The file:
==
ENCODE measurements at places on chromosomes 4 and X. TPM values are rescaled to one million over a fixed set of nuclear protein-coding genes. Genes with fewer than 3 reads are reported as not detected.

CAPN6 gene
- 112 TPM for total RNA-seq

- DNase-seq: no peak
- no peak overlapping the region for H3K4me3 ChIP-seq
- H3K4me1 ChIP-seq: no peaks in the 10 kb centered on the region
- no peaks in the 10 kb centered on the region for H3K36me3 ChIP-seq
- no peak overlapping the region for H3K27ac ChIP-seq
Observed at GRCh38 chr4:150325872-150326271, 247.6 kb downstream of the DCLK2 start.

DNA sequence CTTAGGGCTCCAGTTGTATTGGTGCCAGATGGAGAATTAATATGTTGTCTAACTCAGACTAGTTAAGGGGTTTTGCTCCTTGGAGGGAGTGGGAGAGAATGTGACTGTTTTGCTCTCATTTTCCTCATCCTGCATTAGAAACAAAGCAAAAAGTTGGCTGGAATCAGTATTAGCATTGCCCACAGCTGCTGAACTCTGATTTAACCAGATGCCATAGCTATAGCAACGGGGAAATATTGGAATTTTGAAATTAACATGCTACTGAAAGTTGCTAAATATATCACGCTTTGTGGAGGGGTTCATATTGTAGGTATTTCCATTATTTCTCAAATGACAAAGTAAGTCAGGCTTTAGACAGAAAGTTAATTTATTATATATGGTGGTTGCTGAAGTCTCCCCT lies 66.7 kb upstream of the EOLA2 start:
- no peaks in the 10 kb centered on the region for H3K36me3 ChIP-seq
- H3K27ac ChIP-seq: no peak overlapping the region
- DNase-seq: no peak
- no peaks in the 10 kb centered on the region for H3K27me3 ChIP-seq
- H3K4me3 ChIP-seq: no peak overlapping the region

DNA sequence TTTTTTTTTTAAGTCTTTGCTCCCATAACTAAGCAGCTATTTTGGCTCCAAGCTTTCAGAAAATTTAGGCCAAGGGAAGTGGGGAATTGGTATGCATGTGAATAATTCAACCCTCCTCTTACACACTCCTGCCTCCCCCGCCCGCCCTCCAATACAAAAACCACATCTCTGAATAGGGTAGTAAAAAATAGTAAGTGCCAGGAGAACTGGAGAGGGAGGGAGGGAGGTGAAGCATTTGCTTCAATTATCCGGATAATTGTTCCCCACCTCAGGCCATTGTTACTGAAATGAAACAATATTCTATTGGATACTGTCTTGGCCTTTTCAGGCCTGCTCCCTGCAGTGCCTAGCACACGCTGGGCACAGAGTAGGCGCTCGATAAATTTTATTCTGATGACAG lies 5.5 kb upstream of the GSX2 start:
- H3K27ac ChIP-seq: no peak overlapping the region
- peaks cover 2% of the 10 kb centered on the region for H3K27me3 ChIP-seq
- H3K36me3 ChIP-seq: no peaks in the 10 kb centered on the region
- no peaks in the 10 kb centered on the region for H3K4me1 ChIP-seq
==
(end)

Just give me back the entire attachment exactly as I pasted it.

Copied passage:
ENCODE measurements at places on chromosomes 4 and X. TPM values are rescaled to one million over a fixed set of nuclear protein-coding genes. Genes with fewer than 3 reads are reported as not detected.

CAPN6 gene
- 112 TPM for total RNA-seq

- DNase-seq: no peak
- no peak overlapping the region for H3K4me3 ChIP-seq
- H3K4me1 ChIP-seq: no peaks in the 10 kb centered on the region
- no peaks in the 10 kb centered on the region for H3K36me3 ChIP-seq
- no peak overlapping the region for H3K27ac ChIP-seq
Observed at GRCh38 chr4:150325872-150326271, 247.6 kb downstream of the DCLK2 start.

DNA sequence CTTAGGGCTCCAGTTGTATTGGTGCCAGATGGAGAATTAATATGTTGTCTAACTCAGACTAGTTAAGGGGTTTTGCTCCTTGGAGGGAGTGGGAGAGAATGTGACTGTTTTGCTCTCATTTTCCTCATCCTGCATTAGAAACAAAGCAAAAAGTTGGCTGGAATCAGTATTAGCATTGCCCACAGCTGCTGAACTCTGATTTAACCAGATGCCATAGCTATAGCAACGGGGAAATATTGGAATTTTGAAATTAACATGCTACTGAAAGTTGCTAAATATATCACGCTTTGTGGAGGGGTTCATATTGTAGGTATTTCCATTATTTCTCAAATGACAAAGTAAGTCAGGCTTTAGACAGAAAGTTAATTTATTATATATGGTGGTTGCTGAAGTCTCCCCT lies 66.7 kb upstream of the EOLA2 start:
- no peaks in the 10 kb centered on the region for H3K36me3 ChIP-seq
- H3K27ac ChIP-seq: no peak overlapping the region
- DNase-seq: no peak
- no peaks in the 10 kb centered on the region for H3K27me3 ChIP-seq
- H3K4me3 ChIP-seq: no peak overlapping the region

DNA sequence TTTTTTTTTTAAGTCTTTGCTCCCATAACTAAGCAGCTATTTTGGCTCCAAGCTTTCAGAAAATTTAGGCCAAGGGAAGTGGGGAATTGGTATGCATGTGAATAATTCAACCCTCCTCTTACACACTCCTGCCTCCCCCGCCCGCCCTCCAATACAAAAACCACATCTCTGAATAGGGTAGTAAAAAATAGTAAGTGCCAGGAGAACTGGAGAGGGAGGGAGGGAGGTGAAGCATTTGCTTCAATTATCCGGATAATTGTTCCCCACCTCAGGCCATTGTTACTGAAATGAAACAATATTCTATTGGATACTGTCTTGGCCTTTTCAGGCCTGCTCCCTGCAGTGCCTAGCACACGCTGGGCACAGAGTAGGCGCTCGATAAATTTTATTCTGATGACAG lies 5.5 kb upstream of the GSX2 start:
- H3K27ac ChIP-seq: no peak overlapping the region
- peaks cover 2% of the 10 kb centered on the region for H3K27me3 ChIP-seq
- H3K36me3 ChIP-seq: no peaks in the 10 kb centered on the region
- no peaks in the 10 kb centered on the region for H3K4me1 ChIP-seq